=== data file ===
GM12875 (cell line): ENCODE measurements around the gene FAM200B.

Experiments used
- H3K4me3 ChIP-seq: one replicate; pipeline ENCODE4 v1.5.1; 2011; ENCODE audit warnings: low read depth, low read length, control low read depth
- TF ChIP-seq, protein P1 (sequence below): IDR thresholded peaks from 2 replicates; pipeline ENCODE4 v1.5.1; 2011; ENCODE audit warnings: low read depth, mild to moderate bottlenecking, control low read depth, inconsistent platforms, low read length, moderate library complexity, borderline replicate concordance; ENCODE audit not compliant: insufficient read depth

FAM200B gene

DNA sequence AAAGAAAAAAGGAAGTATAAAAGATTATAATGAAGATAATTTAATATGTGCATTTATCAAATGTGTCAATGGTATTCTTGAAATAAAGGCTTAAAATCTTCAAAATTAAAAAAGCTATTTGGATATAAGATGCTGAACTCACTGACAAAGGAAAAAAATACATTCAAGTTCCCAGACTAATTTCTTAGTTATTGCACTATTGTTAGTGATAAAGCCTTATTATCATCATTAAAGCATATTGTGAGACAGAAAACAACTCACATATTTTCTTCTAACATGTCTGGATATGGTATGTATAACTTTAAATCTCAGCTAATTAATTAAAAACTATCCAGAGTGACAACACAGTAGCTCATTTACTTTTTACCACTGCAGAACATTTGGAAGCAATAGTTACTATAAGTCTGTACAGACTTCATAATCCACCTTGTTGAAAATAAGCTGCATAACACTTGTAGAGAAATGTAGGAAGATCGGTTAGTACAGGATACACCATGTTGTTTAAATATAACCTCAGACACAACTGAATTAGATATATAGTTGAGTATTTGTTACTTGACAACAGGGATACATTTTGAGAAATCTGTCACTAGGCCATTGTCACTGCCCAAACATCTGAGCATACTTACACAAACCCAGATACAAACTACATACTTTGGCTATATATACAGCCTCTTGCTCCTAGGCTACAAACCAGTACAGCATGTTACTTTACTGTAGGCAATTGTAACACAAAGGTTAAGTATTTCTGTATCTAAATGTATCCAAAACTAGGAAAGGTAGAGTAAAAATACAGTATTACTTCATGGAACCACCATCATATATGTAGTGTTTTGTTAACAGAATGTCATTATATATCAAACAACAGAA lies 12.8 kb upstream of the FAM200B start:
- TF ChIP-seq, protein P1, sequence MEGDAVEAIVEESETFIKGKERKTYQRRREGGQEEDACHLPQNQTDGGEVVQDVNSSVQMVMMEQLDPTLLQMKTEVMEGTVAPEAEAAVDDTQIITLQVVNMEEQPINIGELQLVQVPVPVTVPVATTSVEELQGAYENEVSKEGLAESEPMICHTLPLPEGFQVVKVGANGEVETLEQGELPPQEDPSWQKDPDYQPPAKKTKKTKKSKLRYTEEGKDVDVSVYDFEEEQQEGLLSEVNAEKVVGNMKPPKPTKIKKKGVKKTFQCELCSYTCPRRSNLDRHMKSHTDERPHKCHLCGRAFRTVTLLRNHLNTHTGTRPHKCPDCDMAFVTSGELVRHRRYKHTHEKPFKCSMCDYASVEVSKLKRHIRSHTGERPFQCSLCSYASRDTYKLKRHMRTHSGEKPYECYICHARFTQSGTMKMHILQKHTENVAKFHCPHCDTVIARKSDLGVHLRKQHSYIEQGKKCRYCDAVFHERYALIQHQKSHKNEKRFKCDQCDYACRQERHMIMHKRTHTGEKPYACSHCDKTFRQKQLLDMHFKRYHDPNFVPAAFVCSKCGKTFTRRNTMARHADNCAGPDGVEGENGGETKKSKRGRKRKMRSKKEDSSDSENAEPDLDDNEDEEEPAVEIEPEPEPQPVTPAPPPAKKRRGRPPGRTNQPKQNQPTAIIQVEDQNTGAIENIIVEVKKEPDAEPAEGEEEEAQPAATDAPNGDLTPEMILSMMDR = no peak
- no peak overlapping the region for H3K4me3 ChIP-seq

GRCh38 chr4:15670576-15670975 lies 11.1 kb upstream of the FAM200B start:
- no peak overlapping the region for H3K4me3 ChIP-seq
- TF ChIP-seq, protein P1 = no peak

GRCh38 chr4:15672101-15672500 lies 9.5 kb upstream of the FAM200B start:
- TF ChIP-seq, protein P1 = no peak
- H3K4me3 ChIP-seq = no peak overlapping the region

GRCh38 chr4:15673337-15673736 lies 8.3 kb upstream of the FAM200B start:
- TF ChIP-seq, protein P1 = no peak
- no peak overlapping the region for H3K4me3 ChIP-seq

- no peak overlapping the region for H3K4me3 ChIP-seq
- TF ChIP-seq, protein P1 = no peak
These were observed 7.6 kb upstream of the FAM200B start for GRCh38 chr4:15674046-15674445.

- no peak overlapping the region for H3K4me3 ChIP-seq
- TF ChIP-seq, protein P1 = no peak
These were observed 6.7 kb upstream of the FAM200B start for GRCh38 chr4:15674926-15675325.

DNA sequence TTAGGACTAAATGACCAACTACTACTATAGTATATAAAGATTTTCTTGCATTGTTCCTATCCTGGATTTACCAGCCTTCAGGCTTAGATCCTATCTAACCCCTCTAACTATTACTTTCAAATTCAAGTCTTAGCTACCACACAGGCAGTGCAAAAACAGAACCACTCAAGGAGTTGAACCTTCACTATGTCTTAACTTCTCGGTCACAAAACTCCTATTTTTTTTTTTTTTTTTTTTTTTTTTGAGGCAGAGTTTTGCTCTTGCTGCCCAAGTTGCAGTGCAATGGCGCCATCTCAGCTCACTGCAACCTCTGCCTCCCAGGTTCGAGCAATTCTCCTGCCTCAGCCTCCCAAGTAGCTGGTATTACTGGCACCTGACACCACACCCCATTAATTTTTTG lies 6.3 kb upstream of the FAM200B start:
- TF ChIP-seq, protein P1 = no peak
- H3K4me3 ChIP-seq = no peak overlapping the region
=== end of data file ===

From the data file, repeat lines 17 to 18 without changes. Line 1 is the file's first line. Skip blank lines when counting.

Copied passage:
- no peak overlapping the region for H3K4me3 ChIP-seq

- no peak overlapping the region for H3K4me3 ChIP-seq